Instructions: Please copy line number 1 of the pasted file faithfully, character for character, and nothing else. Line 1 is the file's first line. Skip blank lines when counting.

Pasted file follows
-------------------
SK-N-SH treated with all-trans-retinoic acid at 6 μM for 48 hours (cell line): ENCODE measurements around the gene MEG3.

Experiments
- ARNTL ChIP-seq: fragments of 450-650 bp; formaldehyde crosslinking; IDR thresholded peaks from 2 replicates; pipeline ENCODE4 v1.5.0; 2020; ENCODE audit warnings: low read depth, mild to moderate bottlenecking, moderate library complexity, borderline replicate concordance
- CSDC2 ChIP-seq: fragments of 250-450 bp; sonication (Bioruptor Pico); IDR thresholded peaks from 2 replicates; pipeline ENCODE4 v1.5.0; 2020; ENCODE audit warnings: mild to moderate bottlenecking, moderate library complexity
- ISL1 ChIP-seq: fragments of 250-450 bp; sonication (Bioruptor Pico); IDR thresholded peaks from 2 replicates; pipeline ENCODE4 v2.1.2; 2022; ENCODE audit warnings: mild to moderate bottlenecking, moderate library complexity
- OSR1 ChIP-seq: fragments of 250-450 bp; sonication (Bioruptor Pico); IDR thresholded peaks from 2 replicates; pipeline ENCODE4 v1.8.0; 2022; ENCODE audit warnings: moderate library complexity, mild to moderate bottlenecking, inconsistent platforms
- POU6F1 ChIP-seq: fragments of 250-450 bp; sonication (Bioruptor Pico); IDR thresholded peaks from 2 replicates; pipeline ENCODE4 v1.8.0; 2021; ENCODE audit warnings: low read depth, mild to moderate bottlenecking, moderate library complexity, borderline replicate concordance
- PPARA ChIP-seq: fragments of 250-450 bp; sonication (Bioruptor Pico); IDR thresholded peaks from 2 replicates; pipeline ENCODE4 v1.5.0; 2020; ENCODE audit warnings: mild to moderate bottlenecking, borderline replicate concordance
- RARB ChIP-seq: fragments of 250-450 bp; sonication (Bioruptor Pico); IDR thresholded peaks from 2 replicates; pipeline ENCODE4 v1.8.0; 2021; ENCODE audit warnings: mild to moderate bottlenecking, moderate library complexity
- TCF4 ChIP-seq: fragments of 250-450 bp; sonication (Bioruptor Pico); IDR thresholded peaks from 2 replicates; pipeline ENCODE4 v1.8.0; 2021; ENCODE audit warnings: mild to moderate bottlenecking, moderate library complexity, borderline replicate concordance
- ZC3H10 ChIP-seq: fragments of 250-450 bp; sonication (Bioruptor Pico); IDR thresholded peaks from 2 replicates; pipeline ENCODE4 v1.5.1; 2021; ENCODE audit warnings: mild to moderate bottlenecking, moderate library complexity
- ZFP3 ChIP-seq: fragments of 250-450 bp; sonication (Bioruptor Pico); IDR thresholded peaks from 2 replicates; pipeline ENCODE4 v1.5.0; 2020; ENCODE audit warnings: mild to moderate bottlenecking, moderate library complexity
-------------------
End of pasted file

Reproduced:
SK-N-SH treated with all-trans-retinoic acid at 6 μM for 48 hours (cell line): ENCODE measurements around the gene MEG3.